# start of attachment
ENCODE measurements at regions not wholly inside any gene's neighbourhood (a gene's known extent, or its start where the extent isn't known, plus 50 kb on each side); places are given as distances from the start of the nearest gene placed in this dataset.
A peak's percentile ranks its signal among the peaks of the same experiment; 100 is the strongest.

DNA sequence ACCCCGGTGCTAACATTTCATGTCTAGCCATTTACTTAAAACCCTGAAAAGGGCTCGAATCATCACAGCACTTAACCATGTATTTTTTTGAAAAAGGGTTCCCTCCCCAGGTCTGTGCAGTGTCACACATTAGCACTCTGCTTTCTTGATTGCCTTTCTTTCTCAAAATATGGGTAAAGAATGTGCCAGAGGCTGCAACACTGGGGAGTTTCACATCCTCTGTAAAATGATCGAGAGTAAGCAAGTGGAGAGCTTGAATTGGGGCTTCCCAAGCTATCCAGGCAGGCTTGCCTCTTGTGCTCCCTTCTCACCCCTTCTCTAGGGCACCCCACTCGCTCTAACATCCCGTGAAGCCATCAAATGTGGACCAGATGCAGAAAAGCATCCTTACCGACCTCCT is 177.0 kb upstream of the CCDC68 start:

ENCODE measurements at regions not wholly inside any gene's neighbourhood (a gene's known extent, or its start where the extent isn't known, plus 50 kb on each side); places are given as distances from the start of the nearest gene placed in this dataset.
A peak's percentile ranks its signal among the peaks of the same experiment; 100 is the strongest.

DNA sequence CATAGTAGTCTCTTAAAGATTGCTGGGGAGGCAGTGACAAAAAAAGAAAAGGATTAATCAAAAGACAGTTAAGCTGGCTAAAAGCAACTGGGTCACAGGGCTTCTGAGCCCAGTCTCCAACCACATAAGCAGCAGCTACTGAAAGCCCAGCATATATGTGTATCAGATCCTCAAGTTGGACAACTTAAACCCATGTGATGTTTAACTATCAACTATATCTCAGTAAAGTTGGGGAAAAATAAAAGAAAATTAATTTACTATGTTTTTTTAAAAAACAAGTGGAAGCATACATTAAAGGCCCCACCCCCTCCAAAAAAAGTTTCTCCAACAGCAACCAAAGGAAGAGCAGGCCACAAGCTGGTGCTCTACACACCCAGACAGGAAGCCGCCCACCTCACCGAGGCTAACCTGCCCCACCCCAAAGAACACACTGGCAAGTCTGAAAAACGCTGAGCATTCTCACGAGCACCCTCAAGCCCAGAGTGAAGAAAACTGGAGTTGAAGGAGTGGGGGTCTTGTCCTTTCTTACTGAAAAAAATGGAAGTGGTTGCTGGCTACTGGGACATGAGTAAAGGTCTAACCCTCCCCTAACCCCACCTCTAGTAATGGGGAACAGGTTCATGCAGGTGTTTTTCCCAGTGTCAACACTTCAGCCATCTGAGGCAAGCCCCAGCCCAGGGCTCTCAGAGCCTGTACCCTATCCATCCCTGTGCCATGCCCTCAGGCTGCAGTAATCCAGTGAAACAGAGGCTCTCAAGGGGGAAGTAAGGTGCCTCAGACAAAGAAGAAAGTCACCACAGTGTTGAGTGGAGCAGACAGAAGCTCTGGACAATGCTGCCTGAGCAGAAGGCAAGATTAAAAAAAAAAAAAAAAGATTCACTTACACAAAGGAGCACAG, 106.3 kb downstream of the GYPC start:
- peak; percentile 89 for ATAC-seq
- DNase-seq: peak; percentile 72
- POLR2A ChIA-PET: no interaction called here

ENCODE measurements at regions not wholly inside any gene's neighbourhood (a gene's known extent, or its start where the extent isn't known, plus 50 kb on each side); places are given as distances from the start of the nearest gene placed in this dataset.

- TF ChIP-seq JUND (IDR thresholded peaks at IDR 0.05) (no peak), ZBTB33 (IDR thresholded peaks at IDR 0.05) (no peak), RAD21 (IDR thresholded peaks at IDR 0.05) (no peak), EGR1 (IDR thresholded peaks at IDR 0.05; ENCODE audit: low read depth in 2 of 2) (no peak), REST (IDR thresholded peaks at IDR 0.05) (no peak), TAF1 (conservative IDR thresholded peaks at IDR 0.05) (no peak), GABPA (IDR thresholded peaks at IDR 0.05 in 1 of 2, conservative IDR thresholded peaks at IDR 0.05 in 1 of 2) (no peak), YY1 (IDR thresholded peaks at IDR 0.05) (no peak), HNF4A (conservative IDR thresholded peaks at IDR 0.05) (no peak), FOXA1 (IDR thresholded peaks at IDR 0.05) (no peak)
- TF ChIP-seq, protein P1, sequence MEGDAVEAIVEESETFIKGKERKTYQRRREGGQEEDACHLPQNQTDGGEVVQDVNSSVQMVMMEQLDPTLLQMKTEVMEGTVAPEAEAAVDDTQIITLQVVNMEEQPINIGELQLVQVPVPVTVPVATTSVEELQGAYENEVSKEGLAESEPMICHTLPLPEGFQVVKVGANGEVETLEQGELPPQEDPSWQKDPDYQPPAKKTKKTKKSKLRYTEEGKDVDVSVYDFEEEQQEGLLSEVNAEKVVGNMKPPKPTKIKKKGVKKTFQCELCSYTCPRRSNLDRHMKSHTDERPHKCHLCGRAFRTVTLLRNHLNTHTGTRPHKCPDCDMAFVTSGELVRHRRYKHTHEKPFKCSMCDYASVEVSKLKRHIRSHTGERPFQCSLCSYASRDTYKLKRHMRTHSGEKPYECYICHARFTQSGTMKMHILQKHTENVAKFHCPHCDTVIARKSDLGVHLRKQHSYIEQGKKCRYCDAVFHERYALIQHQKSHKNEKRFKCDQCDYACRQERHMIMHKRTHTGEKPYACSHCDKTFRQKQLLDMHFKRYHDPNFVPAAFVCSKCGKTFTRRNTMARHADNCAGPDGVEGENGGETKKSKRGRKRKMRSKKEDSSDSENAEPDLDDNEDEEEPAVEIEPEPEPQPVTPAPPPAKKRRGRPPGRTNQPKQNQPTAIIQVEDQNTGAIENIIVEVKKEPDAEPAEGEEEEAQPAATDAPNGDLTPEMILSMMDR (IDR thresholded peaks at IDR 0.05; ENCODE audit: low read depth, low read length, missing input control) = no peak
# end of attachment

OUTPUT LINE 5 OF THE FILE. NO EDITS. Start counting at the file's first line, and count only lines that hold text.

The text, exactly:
A peak's percentile ranks its signal among the peaks of the same experiment; 100 is the strongest.